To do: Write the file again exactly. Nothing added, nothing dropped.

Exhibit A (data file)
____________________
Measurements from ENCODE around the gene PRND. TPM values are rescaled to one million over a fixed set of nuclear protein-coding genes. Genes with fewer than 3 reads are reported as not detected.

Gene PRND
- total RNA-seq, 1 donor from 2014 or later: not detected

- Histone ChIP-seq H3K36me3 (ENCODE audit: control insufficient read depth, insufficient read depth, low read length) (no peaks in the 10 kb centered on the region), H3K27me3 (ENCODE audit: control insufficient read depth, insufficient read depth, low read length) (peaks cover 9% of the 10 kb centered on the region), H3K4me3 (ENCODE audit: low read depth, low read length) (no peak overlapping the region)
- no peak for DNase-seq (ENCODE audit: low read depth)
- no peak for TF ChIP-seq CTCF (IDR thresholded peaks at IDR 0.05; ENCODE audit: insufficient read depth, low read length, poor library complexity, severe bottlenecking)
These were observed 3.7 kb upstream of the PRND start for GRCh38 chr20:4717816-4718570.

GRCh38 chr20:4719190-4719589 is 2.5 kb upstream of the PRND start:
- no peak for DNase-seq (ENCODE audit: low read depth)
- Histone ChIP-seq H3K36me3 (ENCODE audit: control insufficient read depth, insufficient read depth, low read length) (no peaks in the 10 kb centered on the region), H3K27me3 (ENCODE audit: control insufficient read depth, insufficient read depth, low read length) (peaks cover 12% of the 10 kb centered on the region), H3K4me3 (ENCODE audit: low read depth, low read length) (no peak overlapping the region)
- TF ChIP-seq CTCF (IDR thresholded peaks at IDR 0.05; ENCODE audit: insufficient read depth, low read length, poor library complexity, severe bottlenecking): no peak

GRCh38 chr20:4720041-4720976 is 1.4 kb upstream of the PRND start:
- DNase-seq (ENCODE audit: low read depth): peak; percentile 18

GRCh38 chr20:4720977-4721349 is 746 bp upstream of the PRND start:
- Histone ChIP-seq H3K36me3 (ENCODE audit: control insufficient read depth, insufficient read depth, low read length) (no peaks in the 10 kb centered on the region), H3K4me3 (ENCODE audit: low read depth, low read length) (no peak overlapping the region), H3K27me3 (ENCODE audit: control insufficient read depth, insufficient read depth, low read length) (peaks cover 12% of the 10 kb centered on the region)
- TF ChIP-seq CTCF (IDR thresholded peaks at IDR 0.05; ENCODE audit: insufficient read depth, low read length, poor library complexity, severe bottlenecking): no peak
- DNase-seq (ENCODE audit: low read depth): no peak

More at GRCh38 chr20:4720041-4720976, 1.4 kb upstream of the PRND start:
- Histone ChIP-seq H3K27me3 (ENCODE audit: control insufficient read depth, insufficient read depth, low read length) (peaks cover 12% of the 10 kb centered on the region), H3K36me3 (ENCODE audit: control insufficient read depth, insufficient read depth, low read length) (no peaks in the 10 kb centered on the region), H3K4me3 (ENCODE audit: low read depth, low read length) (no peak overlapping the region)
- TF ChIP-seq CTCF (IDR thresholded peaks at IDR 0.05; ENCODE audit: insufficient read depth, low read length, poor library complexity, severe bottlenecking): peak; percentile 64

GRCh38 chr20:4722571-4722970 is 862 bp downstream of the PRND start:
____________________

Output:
Measurements from ENCODE around the gene PRND. TPM values are rescaled to one million over a fixed set of nuclear protein-coding genes. Genes with fewer than 3 reads are reported as not detected.

Gene PRND
- total RNA-seq, 1 donor from 2014 or later: not detected

- Histone ChIP-seq H3K36me3 (ENCODE audit: control insufficient read depth, insufficient read depth, low read length) (no peaks in the 10 kb centered on the region), H3K27me3 (ENCODE audit: control insufficient read depth, insufficient read depth, low read length) (peaks cover 9% of the 10 kb centered on the region), H3K4me3 (ENCODE audit: low read depth, low read length) (no peak overlapping the region)
- no peak for DNase-seq (ENCODE audit: low read depth)
- no peak for TF ChIP-seq CTCF (IDR thresholded peaks at IDR 0.05; ENCODE audit: insufficient read depth, low read length, poor library complexity, severe bottlenecking)
These were observed 3.7 kb upstream of the PRND start for GRCh38 chr20:4717816-4718570.

GRCh38 chr20:4719190-4719589 is 2.5 kb upstream of the PRND start:
- no peak for DNase-seq (ENCODE audit: low read depth)
- Histone ChIP-seq H3K36me3 (ENCODE audit: control insufficient read depth, insufficient read depth, low read length) (no peaks in the 10 kb centered on the region), H3K27me3 (ENCODE audit: control insufficient read depth, insufficient read depth, low read length) (peaks cover 12% of the 10 kb centered on the region), H3K4me3 (ENCODE audit: low read depth, low read length) (no peak overlapping the region)
- TF ChIP-seq CTCF (IDR thresholded peaks at IDR 0.05; ENCODE audit: insufficient read depth, low read length, poor library complexity, severe bottlenecking): no peak

GRCh38 chr20:4720041-4720976 is 1.4 kb upstream of the PRND start:
- DNase-seq (ENCODE audit: low read depth): peak; percentile 18

GRCh38 chr20:4720977-4721349 is 746 bp upstream of the PRND start:
- Histone ChIP-seq H3K36me3 (ENCODE audit: control insufficient read depth, insufficient read depth, low read length) (no peaks in the 10 kb centered on the region), H3K4me3 (ENCODE audit: low read depth, low read length) (no peak overlapping the region), H3K27me3 (ENCODE audit: control insufficient read depth, insufficient read depth, low read length) (peaks cover 12% of the 10 kb centered on the region)
- TF ChIP-seq CTCF (IDR thresholded peaks at IDR 0.05; ENCODE audit: insufficient read depth, low read length, poor library complexity, severe bottlenecking): no peak
- DNase-seq (ENCODE audit: low read depth): no peak

More at GRCh38 chr20:4720041-4720976, 1.4 kb upstream of the PRND start:
- Histone ChIP-seq H3K27me3 (ENCODE audit: control insufficient read depth, insufficient read depth, low read length) (peaks cover 12% of the 10 kb centered on the region), H3K36me3 (ENCODE audit: control insufficient read depth, insufficient read depth, low read length) (no peaks in the 10 kb centered on the region), H3K4me3 (ENCODE audit: low read depth, low read length) (no peak overlapping the region)
- TF ChIP-seq CTCF (IDR thresholded peaks at IDR 0.05; ENCODE audit: insufficient read depth, low read length, poor library complexity, severe bottlenecking): peak; percentile 64

GRCh38 chr20:4722571-4722970 is 862 bp downstream of the PRND start: